The story goes through the issue by presenting Baker’s preoccupation, his opposition’s statement, and then how his approval rating is at the moment.

The reporter does a good job not making any speculations. His transitions are based in fact and his quotes seem to be reputable and adding content to the story.

However, this story doesn’t seem as sensational as the headline makes it out to be. Baker’s absence could’ve been chalked up to scheduling conflicts, but this headlines makes it seem like it was some sort of elaborate answer that people were dying to hear.

I do think it’s important though to say publicly that he was not involved in the marches. They were such a huge event in the United States’ political history that I think for a politician like him to not be there was a mistake.

I think since the reporter chose to include the governor’s current approval rating, he should have reached out to Massachusetts citizens who were either involved in the march or had an opinion on the matter to see if the disposition towards Baker changed. But then again, how big is this story if Baker just claims he was busy at a meeting? Maybe more investigating is in order.

Boston Globe: Worcester man accused of kidnapping, human trafficking, and sexual assault

Read the story here

First off, I just want to commend reporters who have to cover events like this. Although this is not an in depth investigation of these accusations, which can arguably not be the journalist’s job, but the detective’s, this article provides succinct coverage of an all too tragic reality.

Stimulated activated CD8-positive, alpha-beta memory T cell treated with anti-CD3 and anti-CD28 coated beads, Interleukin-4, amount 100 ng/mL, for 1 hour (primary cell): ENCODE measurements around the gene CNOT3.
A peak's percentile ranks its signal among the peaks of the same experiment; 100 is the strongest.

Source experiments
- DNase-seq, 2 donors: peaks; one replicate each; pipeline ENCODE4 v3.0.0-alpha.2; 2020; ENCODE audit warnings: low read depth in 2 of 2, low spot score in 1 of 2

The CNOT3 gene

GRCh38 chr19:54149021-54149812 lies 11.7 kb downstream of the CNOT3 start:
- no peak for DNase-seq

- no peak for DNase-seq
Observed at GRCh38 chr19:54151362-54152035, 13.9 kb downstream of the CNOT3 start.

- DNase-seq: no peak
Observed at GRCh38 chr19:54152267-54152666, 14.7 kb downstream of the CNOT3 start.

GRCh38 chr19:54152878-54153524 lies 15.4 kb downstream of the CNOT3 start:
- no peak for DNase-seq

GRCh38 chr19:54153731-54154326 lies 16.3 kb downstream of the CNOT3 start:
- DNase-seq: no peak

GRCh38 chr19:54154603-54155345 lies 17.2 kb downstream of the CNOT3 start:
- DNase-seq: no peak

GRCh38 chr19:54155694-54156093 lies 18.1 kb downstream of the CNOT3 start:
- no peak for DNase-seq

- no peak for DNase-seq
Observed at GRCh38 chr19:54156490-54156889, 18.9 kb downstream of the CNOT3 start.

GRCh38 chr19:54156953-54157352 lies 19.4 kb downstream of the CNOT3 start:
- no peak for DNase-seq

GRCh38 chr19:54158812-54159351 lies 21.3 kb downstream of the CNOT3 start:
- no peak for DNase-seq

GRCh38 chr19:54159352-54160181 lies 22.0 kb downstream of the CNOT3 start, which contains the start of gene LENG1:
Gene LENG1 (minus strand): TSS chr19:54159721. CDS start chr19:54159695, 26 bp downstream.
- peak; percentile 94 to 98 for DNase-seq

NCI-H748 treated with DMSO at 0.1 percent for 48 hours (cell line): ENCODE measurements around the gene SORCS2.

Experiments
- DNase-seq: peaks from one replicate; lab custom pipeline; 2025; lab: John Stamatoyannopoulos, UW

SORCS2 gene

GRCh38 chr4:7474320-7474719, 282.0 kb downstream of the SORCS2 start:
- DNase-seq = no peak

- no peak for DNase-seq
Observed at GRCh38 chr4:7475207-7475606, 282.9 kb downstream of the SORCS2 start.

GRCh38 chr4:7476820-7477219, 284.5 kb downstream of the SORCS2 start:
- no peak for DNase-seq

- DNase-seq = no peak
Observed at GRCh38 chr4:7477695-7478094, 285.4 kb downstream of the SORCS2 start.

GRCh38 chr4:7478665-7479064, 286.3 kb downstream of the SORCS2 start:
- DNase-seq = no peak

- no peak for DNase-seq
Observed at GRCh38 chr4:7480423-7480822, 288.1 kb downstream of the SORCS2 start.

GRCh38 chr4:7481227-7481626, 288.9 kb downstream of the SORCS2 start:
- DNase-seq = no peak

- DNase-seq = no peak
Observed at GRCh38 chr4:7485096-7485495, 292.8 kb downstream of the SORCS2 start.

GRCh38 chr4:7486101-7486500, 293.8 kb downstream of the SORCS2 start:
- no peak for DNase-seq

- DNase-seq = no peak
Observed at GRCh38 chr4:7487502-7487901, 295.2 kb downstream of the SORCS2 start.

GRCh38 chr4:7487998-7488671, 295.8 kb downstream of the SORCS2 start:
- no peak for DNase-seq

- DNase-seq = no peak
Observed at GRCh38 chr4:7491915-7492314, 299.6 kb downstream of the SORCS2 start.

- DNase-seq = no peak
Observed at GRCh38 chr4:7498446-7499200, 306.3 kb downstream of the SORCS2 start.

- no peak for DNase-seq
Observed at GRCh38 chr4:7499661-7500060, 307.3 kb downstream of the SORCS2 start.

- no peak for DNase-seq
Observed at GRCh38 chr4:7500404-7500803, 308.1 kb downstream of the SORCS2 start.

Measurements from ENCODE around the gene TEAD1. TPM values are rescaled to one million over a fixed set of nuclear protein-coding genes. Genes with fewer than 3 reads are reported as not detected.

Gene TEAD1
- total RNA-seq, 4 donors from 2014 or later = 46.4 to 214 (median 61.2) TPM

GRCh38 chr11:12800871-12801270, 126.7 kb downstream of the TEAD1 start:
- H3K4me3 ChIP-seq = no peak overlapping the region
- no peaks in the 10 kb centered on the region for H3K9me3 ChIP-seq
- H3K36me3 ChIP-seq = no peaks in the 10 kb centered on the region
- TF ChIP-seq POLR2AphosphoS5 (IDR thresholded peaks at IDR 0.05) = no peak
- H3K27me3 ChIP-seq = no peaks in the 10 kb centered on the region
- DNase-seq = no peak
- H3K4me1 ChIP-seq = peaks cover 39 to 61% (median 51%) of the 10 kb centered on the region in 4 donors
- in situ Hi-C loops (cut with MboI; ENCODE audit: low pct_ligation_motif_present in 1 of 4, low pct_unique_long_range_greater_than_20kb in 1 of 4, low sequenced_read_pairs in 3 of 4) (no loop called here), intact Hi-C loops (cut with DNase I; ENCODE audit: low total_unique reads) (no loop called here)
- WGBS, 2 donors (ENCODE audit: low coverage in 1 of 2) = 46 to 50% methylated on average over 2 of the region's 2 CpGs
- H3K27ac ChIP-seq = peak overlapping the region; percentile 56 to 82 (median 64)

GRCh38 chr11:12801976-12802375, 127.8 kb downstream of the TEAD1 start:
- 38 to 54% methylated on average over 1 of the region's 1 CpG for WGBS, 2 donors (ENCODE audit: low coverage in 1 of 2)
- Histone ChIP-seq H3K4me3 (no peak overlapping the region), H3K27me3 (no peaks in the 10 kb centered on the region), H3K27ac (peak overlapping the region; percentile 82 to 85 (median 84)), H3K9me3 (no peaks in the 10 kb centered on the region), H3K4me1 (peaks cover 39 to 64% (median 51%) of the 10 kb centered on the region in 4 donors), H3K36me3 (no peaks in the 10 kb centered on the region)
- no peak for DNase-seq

Correspondent Maddie Kilgannon provides the appropriate lead for the story with a satisfying spread of the facts, clearing indicating the sources of information and that this issue is still based in accusations and not convictions.

Kilgannon does a good job staying separate from the conflict. Her choice of words does not seem overtly cold or overly sympathetic. It rides the line of provided a service to the reader in informing them of what’s important to the story: who the victim was, how the perpetrator did it, and what has happened to both him and her.

The only quotes in the story are provided by a police statement. In most cases this would be a huge red flag, but with these kinds of stories it’s understandable. The victim is a minor, and a minor from a foreign country. Getting a statement from her would be, in my opinion, unethical and wouldn’t add to the story.